By Alex Fradera
Intelligence is a concept that some people have a hard time buying. It’s too multifaceted, too context-dependent, too Western. The US psychologist Edwin Boring encapsulated this scepticism when he said “measurable intelligence is simply what the tests of intelligence test.” Yet the scientific credentials of the concept are undimmed, partly because intelligence is strongly associated with so many important outcomes in life. Now Utah Valley University researchers Russell Warne and Cassidy Burningham have released evidence that further strengthens the case for intelligence being a valid and useful concept. Their PsyArXiv pre-print presents a cross-study analysis suggesting a single intelligence-like factor underpins mental performance across a wide range of non-western cultures.
Thanks to work pioneered by Charles Spearman, we know that in Western populations performance on a range of mental tasks seems to reflect a more basic mental ability, a “general intelligence” or simply g.
You can’t see g – it’s a statistical reality more than anything else, but it’s very robust, and modern research suggests that the g factor accounts for roughly half the variability in performance within and between people on all kinds of mental tests. Being strong verbally doesn’t guarantee you will be mathematical too, but it tips the odds strongly in your favour.
But it’s conceivable that g is not culturally universal – after all, there are many countries, especially non-Western, where relatively greater value is placed on the social and emotional aspects of intelligent behaviour (and where these non-cognitive skills are more closely tied to a successful life) – for instance, in Zimbabwe it is considered socially intelligent to prioritise caring for your relatives over friends or strangers. Also, people from different cultures performing the same task will often tackle it in a different way: past research found that Zambian children struggled in a traditional expression task using pen and paper, but were talented clay-moulders, for example. Could these cultural variations in behaviour and in the conception of what is considered smart reflect fundamental differences in how minds work?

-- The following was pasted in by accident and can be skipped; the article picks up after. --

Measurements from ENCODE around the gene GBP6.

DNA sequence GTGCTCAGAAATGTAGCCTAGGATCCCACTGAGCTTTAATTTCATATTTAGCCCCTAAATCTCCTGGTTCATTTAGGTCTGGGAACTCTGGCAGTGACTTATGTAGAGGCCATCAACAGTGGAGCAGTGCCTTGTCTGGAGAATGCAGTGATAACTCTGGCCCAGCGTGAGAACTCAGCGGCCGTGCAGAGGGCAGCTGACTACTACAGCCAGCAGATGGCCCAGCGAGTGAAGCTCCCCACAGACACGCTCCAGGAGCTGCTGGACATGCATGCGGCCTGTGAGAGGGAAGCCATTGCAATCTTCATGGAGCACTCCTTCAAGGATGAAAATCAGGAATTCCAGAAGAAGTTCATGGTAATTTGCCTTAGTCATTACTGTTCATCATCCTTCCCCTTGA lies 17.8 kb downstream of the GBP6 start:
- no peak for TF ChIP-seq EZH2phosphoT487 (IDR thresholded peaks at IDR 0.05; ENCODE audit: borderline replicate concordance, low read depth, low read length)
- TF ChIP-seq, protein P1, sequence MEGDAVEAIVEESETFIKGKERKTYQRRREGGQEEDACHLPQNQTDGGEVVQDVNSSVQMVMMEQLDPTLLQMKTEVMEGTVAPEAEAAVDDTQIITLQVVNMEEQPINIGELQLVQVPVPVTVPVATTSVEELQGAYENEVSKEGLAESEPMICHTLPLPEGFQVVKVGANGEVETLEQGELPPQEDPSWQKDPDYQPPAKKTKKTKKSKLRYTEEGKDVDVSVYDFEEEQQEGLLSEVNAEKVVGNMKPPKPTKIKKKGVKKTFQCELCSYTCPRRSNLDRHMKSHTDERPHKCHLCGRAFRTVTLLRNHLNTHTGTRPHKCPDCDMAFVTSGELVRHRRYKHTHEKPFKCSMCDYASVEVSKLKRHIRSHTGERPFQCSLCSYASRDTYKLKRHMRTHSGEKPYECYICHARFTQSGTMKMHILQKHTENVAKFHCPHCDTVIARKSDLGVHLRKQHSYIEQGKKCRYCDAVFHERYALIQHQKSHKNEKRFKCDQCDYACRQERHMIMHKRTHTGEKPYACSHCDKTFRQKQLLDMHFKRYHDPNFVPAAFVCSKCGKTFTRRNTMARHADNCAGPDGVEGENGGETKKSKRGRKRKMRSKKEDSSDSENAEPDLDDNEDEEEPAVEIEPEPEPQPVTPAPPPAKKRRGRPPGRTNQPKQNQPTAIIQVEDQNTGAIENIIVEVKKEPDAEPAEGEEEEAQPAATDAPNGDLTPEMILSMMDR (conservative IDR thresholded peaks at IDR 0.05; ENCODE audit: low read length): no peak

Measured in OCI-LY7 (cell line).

To find out, Warne and Burningham searched the literature to find mental ability studies in non-industrialised, non-Western cultures (defined as less than half the population being White or European). They selected datasets that included participant results on four or more cognitive tasks so that it was possible to perform a “factor analysis” to identify how many factors seemed to be driving variation in performance across the different tests. Mostly there were standard intelligence measures, but also other types of test, including Piagetian development tasks, and tests designed to be specific to the cultural conditions, such as children’s willingness to interact with unfamiliar toys after seeing them used.
The analysis covered nearly 100 datasets from 31 cultures including Thailand, Uganda, Papau New Guinea, Guyana – from every inhabited continent and world region save Europe and Australia. The median sample size was 150, but due to some very large samples Warne and Burningham were working with 50,000 participants in all. They wanted to explore which cultures and which sets of tasks featured performance variation that could be reduced down to one factor akin to g, and which would firmly resist.
There are many ways to do factor analysis, especially around the decision rule of when to stop generating underlying factors, and this choice obviously influences the results that follow. Warne and Burningham argue that they chose rules that are deemed the most accurate in these sorts of circumstances, and they ran the analysis with two versions of the decision rule for safety, but it’s worth noting that others may disagree and to remember that this study is a pre-print so it has not yet been subjected to peer review.
Using Warne and Burningham’s rules, between three quarters and four-fifths of the datasets immediately yielded just one factor that explained variability in participants’ performance across different tests. In other cases, two underlying factors emerged, but these were similar enough to also end up reducing to one factor in a second round of analysis, saving one single exception.
Now, reducing variation in test performance to a general factor in dataset after dataset doesn’t mean that it must be the same general factor for all datasets, but it’s an obvious explanation. More so when you note that, on average, the first factor extracted explained almost half of the variance in performance across different tests – very similar to the g research in Western samples. Warne and Burningham state they “are astonished at the uniformity of these results” – given the wide variety of sample sizes, test content, and cultural locations.
This adds more evidence for g, which we know from previous research correlates with brain size, white matter tract integrity, genetic markers, and also seems to explain mental performance differences in other mammals, from primates to mice. The authors close by doubting whether we will ever solve the disagreement about what the culturally loaded term “intelligence” means worldwide. But we can still do the work to identify properties of the mind that are common to us all, and shape our ability to act in the world.
—Spearman’s g Found in 31 Non-Western Nations: Strong Evidence that g is a Universal Phenomenon [this paper is a pre-print meaning that it has not yet been subjected to peer review]
Alex Fradera (@alexfradera) is Staff Writer at BPS Research Digest
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